Most centre-right and rightwing parties have come out in favour of the planned immigration restrictions, while the centre-left and trade unions as well as leading industry associations are opposed.

At least two controversial initiatives by the rightwing Swiss People’s Party and environmentalists to curb immigration in Switzerland are pending.

A vote is also due on the extension of the labour accord to Croatia which will join the EU in June.

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Trained abroad

A German is in charge of the internal medicine casualty ward. Head doctor Eva Maria Kifmann came to the Bürgerspital 11 years ago. She had done part of her training in the Solothurn region and was later offered a job there.

At the time, assistant doctors in Switzerland earned significantly more than their colleagues in Germany.

Many of her colleagues, whose training was funded in Germany, look for work in Switzerland not only because the compensation is higher. In the Solothurn hospital they also appreciate the “pleasant and less hierarchical atmosphere”.

To fill the void left by general practitioners in particular, Germany for its part recruits medical professionals from other countries, especially eastern and southern Europe. Where the ratio of staff to patients is strained, the medical care deteriorates.

Andreas Woodtli, staff director of Solothurn Hospitals Group, is familiar with the problem.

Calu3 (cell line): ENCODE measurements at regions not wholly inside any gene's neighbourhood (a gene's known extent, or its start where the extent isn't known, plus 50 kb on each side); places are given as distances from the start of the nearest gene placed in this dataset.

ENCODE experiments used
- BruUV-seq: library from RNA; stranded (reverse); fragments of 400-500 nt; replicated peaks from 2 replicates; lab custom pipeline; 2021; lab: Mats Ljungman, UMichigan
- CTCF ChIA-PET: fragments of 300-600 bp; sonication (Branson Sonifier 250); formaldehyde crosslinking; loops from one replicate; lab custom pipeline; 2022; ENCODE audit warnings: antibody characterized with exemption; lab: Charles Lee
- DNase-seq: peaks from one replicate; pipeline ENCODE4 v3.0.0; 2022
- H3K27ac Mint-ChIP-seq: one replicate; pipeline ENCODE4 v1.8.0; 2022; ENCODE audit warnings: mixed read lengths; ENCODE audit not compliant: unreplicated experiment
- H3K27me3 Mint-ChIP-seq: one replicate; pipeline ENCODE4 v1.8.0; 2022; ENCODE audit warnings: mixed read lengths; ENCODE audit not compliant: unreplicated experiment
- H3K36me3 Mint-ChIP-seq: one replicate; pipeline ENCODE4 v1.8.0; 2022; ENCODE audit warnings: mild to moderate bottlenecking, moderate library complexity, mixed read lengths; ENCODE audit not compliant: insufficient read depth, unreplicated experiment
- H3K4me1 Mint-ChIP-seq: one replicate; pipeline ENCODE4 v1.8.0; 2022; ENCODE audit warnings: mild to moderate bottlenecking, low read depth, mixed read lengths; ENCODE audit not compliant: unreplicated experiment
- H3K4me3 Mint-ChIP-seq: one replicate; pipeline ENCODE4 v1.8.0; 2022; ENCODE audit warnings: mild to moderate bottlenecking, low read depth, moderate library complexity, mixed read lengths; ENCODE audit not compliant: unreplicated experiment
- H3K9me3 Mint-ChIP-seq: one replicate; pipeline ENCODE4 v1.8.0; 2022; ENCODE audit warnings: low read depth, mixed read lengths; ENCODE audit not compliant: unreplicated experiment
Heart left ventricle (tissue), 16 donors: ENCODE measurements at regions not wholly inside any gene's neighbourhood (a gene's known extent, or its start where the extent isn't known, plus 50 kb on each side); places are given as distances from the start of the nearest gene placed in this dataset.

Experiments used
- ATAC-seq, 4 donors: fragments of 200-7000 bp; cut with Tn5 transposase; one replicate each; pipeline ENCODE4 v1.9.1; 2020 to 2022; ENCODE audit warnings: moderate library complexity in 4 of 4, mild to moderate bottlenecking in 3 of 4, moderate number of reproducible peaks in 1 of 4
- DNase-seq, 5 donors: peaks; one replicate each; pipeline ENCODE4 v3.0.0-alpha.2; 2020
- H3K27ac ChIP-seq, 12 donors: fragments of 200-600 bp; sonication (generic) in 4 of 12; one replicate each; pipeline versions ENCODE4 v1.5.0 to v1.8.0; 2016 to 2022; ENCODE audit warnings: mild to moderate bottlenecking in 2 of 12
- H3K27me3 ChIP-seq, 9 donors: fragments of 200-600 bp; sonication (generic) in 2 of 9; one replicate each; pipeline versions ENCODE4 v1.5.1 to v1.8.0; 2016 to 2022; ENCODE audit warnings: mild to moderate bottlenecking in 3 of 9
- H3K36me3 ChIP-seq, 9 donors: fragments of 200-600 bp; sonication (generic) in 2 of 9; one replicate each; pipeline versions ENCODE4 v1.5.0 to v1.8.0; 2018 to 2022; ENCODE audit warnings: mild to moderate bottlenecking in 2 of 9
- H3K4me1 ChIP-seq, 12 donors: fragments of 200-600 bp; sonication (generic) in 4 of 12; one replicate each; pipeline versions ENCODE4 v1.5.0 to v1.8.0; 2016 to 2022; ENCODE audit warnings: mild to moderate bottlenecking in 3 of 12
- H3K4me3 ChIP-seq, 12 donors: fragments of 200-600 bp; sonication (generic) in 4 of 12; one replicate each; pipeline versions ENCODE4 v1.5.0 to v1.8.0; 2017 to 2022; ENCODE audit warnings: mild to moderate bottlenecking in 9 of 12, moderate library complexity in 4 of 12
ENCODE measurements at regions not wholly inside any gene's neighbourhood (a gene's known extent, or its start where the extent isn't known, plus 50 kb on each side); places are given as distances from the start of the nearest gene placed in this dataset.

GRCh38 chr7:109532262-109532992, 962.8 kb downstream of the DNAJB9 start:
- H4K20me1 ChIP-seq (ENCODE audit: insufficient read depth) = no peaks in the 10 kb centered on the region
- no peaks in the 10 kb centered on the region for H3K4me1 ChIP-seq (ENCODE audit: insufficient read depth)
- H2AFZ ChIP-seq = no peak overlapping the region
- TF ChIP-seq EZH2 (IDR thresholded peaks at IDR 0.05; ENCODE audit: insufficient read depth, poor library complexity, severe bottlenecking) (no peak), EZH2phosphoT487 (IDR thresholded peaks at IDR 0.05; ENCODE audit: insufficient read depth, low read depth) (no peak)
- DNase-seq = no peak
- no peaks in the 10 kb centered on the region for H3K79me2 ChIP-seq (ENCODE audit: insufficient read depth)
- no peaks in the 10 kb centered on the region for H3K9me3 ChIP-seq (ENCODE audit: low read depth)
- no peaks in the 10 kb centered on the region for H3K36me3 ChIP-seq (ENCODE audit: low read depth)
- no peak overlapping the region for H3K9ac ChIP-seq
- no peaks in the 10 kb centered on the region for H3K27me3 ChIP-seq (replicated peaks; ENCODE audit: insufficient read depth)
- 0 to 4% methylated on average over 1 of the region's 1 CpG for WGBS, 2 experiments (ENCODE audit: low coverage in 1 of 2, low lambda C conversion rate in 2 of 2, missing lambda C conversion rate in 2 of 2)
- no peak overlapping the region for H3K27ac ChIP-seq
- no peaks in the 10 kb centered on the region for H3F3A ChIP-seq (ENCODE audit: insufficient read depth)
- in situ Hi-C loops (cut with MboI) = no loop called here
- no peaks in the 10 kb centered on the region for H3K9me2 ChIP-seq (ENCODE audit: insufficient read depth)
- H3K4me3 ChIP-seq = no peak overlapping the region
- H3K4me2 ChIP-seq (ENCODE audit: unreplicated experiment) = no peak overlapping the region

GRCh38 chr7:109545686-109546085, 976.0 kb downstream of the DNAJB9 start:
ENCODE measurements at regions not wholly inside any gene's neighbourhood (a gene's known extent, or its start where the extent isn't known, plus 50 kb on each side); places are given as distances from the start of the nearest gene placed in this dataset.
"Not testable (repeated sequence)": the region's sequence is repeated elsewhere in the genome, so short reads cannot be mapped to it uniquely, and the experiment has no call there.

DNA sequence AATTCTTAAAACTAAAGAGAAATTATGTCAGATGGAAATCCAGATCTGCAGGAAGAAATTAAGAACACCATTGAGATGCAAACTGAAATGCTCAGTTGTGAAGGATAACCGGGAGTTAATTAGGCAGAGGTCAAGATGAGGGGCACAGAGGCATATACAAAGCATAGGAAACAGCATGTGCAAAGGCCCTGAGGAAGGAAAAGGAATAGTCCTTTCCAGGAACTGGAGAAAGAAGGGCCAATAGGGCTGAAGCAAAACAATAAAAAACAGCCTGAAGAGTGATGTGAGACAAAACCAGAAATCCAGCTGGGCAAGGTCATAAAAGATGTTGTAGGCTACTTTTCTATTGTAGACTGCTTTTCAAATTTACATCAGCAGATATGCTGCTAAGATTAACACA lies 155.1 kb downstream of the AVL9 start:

“Because Switzerland trains too few doctors, it is partly responsible for the fact that professionals are missing elsewhere.”

Therefore it is high time for a massive increase in the number of internships for doctors, says Woodtli, “so that in ten years, we will be in a position to recruit 90-95 per cent of new doctors and nurses within Switzerland”.

"Wouldn’t kill us, but ..."

Until then, hospitals in Switzerland will continue to depend on foreign employees. If the government re-introduces the quota system (see infobox) to restrict the immigration of foreign workers, the decision would have “far-reaching” consequences for all of the Solothurn hospitals


“Especially if the clause also applies to German-speaking countries,” says Woodtli. “The problem would be most serious in terms of doctors.”

The personnel director is concerned that there could be a run on the quotas, leaving those who apply too late out in the cold. In addition, there would be more of an administrative burden again.

“The clause wouldn’t kills us, but it would make life harder because there would be problematic staffing gaps,” predicts Woodtli.

Better working conditions

Nursing associations have also demanded that Switzerland assume its responsibility in the global shortage of health workers.

This would include an improvement in working conditions, especially in hospitals where staff work around the clock. Here, lobbying nurses have called for measures to reconcile work and family life.

This is also an issue at the Bürgerspital. For example, its day care centre, open from 7am until 8pm, “is very much appreciated”, says  head nurse Barbara Camen. However, the demand for spaces is greater than the supply.

Because of the night shifts, some employees wish that the nursery was open 24 hours a day.

“We would have to consider how great the need is and whether it can be financed,” staff director Woodtli says. “But as a father of three, I wonder whether this would also be in the interest of the children.”

Foreign staff

20% of the Solothurn Hospitals Group 3,500 employees are non-Swiss.

30% of its 450 doctors don’t have a Swiss passport.

18% of the nurses are foreign, as are 13% of other medical professionals – such as physical therapists.

40% of the other workers (i.e. cleaners, cooks) are foreigners.

The percentages are similar at Bürgerspital Solothurn, where some 1,500 people work.